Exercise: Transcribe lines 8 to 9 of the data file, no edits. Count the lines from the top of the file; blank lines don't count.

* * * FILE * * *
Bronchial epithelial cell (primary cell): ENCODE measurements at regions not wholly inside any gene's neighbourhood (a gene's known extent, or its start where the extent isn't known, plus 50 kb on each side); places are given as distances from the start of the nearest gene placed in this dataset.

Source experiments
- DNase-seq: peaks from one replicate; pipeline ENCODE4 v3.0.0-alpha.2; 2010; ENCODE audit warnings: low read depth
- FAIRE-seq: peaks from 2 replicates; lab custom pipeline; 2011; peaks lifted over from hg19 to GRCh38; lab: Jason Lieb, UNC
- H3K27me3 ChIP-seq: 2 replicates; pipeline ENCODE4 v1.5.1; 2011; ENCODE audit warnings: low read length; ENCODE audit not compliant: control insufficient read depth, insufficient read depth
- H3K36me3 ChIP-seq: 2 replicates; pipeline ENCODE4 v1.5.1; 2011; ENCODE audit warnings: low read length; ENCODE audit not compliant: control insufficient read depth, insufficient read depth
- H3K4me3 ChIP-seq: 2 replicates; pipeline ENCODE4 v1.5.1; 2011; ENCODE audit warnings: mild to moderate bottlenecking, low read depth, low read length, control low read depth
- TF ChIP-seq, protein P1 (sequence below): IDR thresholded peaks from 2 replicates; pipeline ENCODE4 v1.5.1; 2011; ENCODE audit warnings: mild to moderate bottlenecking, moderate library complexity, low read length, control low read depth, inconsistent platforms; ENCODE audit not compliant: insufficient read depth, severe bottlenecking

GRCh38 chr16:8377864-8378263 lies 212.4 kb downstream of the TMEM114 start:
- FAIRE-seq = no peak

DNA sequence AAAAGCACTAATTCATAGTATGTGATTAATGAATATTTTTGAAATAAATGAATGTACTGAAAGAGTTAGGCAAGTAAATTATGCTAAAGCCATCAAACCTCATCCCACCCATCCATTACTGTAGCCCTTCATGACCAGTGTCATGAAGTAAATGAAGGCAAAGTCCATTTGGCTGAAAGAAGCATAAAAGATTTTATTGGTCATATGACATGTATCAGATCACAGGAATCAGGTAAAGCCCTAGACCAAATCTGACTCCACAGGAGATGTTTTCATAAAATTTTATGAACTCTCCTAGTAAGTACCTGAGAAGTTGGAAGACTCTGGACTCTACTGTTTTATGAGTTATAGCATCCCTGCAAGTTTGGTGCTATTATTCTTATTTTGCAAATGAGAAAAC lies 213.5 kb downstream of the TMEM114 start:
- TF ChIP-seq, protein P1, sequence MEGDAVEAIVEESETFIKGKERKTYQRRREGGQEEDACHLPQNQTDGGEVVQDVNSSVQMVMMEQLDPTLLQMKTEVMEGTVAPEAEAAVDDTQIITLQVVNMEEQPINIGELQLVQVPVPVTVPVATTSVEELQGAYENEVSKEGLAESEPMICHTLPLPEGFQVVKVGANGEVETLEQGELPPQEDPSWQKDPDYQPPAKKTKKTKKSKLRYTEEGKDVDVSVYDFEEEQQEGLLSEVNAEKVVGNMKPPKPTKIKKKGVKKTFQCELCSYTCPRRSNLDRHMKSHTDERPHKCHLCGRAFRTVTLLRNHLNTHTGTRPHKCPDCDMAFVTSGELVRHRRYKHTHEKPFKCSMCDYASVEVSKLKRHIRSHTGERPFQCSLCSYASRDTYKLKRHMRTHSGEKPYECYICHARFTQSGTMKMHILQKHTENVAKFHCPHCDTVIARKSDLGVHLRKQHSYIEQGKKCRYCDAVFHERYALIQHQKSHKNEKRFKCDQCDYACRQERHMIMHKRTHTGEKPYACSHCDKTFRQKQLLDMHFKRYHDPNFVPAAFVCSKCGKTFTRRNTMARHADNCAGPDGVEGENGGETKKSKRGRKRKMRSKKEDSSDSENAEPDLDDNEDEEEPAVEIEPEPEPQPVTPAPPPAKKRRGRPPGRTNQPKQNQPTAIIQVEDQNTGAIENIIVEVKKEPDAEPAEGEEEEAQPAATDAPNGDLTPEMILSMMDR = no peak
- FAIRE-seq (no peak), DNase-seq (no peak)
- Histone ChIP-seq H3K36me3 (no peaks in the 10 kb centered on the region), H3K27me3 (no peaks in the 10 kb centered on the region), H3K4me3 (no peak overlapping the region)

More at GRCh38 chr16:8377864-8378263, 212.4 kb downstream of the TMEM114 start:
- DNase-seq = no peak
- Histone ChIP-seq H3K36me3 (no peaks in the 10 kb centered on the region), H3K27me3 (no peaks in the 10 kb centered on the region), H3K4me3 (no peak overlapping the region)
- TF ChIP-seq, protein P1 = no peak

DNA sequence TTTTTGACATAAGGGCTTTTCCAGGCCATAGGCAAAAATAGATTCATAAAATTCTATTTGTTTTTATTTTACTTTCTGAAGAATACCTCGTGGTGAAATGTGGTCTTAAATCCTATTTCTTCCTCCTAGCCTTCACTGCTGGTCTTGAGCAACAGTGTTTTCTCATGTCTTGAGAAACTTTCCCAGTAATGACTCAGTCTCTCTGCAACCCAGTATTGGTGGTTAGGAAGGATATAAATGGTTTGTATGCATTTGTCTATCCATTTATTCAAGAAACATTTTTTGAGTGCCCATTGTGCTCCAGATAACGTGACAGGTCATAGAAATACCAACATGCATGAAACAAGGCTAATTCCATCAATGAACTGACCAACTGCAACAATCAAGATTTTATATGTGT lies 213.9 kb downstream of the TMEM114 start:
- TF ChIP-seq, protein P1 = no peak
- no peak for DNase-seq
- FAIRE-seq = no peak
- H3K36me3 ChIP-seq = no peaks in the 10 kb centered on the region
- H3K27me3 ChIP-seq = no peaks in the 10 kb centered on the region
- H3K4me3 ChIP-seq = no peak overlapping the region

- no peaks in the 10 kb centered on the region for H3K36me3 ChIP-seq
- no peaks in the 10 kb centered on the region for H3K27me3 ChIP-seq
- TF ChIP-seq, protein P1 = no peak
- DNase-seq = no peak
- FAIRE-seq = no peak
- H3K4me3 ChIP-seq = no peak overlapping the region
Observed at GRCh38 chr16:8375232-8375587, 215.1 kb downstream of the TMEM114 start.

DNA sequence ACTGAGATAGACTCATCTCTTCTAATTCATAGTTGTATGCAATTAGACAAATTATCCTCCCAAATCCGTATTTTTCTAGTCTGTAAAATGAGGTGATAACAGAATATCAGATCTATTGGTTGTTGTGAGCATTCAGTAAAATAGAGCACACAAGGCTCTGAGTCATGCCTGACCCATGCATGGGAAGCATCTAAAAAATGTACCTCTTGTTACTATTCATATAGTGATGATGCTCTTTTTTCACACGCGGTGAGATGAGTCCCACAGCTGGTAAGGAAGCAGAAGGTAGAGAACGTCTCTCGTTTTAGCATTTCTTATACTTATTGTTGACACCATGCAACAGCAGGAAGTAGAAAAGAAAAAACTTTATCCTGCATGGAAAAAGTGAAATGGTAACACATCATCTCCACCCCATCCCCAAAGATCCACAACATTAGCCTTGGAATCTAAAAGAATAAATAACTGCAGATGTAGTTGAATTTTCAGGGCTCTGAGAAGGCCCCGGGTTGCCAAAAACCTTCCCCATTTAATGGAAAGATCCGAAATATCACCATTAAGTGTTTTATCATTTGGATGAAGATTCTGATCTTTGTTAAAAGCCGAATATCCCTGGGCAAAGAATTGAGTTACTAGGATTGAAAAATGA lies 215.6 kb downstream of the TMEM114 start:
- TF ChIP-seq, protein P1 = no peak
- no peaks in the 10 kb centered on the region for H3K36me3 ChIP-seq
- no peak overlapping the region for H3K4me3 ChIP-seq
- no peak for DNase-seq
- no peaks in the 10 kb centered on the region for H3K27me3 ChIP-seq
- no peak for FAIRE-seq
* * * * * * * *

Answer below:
- TF ChIP-seq, protein P1 (sequence below): IDR thresholded peaks from 2 replicates; pipeline ENCODE4 v1.5.1; 2011; ENCODE audit warnings: mild to moderate bottlenecking, moderate library complexity, low read length, control low read depth, inconsistent platforms; ENCODE audit not compliant: insufficient read depth, severe bottlenecking

GRCh38 chr16:8377864-8378263 lies 212.4 kb downstream of the TMEM114 start: